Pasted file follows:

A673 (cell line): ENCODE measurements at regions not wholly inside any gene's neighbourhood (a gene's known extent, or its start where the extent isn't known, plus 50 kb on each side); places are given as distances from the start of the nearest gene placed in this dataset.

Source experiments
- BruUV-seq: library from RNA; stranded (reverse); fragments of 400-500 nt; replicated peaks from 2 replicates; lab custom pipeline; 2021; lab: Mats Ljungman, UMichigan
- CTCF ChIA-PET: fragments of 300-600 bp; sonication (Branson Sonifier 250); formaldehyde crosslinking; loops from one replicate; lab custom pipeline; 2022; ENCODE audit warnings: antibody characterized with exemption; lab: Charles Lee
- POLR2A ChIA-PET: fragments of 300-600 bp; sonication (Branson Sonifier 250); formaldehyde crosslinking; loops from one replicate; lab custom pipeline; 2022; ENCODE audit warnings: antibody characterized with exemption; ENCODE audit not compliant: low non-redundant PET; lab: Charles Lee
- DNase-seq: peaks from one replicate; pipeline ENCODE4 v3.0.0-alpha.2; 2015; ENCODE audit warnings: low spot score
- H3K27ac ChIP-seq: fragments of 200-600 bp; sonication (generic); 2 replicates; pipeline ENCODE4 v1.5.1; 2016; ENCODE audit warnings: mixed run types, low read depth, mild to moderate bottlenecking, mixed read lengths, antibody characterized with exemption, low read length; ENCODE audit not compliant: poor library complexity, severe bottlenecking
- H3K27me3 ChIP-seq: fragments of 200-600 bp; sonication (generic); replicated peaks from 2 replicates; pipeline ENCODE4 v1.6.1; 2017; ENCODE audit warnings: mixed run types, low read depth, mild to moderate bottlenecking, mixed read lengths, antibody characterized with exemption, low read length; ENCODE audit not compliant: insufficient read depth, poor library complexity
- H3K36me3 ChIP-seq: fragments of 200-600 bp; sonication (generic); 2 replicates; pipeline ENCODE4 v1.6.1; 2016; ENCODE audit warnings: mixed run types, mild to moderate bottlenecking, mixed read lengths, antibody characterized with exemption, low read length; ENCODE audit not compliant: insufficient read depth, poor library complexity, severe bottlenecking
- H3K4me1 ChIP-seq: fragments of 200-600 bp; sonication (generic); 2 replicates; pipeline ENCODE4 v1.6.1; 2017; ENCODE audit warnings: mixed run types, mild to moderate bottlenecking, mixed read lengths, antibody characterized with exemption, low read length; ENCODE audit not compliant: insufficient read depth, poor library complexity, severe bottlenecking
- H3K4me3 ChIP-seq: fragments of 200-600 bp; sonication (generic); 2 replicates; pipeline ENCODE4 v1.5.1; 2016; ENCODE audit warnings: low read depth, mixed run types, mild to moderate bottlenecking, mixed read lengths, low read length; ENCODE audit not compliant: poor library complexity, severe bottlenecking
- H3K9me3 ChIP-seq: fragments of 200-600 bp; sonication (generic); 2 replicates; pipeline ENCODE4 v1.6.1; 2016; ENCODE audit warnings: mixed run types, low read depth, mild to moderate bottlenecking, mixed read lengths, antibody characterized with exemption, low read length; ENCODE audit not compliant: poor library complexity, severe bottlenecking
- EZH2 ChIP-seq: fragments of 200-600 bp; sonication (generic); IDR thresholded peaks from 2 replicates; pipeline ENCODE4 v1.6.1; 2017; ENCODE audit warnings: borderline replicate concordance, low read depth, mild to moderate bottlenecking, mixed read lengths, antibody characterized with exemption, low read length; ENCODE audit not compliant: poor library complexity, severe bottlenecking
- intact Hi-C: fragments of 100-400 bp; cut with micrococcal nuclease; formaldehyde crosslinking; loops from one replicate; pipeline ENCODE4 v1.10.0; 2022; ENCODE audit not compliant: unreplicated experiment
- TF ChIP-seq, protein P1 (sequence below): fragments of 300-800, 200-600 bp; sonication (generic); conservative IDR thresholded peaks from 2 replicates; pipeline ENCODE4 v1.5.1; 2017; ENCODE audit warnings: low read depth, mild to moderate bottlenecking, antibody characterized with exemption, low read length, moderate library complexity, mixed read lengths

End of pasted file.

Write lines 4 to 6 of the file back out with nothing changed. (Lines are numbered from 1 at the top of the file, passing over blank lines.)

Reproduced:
- CTCF ChIA-PET: fragments of 300-600 bp; sonication (Branson Sonifier 250); formaldehyde crosslinking; loops from one replicate; lab custom pipeline; 2022; ENCODE audit warnings: antibody characterized with exemption; lab: Charles Lee
- POLR2A ChIA-PET: fragments of 300-600 bp; sonication (Branson Sonifier 250); formaldehyde crosslinking; loops from one replicate; lab custom pipeline; 2022; ENCODE audit warnings: antibody characterized with exemption; ENCODE audit not compliant: low non-redundant PET; lab: Charles Lee
- DNase-seq: peaks from one replicate; pipeline ENCODE4 v3.0.0-alpha.2; 2015; ENCODE audit warnings: low spot score